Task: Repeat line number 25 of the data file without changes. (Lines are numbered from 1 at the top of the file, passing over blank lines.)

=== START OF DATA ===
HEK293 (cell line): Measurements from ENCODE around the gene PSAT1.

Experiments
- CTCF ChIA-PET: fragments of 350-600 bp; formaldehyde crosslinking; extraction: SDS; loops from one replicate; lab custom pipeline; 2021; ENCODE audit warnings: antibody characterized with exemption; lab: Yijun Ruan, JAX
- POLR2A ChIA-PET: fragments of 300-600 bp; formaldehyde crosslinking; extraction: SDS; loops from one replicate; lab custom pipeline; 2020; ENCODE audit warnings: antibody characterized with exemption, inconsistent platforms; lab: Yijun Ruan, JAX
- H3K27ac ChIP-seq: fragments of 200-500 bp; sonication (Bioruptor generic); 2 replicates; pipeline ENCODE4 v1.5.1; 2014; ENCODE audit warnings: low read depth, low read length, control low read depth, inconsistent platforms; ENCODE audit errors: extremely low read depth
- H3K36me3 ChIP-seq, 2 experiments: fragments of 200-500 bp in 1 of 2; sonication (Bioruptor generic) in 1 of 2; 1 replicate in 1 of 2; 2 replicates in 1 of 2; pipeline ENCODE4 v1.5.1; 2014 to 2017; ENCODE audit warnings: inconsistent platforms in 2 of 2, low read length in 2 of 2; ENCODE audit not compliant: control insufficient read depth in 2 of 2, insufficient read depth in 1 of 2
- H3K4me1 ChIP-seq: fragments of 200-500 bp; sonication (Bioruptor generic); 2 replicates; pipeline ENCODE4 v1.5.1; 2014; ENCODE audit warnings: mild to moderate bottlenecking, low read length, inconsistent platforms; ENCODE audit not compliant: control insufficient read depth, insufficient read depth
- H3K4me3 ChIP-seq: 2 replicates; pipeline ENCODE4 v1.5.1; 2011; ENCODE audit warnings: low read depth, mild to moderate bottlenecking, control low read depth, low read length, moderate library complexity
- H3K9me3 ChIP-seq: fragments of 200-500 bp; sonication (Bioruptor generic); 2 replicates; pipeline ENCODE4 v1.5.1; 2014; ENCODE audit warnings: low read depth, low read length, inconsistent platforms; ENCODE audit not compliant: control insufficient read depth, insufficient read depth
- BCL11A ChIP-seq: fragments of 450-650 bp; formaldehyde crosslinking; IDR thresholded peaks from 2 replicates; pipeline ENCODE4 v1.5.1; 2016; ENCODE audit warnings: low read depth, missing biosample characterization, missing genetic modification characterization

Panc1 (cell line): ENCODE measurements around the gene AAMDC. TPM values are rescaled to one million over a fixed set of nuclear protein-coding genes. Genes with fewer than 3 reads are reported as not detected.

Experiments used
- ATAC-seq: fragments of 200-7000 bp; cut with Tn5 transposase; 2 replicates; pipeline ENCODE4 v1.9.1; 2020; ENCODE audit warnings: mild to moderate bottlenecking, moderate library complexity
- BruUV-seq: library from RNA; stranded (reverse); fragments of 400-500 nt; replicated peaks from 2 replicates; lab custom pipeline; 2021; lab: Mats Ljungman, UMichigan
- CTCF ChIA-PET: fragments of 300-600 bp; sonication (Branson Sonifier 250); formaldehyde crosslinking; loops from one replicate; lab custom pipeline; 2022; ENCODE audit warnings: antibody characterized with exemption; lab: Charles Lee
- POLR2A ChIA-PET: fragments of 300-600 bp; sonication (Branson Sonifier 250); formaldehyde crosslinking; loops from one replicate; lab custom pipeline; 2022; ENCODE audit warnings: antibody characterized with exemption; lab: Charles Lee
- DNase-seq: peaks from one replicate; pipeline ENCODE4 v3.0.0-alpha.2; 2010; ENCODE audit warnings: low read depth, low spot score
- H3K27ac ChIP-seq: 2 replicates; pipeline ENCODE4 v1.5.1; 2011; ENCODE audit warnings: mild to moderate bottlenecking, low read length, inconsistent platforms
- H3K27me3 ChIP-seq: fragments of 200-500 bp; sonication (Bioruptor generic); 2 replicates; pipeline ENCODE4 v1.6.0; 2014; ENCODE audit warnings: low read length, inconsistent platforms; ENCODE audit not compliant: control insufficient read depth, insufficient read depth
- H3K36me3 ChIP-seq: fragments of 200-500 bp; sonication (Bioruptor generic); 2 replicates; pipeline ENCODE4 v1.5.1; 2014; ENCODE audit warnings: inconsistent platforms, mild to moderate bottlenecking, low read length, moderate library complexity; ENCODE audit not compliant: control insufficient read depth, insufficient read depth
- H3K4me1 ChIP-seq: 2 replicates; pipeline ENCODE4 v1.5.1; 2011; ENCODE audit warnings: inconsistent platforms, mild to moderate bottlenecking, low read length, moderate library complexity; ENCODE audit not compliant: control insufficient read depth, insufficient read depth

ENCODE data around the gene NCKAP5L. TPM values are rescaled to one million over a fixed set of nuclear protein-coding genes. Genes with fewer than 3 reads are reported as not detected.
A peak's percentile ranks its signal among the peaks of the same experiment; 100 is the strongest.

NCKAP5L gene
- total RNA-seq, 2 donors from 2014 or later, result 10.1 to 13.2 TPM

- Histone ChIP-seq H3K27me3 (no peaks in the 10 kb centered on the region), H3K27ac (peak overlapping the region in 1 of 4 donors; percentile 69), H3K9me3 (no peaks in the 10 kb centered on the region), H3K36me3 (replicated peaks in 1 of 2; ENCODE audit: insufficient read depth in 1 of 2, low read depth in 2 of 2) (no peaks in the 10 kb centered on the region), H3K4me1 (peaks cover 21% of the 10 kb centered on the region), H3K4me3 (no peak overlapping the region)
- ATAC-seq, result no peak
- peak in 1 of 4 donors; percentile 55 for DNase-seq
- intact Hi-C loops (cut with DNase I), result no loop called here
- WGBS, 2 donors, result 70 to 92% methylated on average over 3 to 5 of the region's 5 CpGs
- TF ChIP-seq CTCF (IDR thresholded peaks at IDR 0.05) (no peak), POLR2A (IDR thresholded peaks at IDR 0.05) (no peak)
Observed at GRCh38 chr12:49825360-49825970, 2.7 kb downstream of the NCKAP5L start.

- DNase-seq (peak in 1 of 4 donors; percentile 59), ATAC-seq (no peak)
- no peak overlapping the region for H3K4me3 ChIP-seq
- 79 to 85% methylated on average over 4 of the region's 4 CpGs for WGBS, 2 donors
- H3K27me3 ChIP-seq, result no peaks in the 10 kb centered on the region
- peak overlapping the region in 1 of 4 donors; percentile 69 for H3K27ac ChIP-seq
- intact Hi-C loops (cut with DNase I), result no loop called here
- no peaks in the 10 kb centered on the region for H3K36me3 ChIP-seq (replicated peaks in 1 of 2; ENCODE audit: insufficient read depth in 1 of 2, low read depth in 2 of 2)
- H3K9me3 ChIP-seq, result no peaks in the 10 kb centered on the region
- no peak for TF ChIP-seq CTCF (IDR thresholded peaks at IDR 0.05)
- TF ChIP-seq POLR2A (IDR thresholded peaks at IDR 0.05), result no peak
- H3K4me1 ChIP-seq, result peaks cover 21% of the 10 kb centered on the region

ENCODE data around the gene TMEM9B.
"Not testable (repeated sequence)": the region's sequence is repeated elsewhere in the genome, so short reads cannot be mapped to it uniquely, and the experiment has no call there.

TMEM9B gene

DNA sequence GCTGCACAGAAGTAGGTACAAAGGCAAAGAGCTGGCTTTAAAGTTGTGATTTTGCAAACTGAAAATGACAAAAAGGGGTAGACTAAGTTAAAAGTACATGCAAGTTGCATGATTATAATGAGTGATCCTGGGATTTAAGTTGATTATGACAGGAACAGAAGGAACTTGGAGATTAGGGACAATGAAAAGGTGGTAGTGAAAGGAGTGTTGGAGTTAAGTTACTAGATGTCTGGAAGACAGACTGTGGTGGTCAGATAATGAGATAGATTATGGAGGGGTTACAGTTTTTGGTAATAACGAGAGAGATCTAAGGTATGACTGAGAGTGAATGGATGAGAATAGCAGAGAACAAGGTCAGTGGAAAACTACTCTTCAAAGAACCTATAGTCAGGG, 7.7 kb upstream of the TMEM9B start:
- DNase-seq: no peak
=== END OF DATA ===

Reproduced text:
- total RNA-seq, 2 donors from 2014 or later, result 10.1 to 13.2 TPM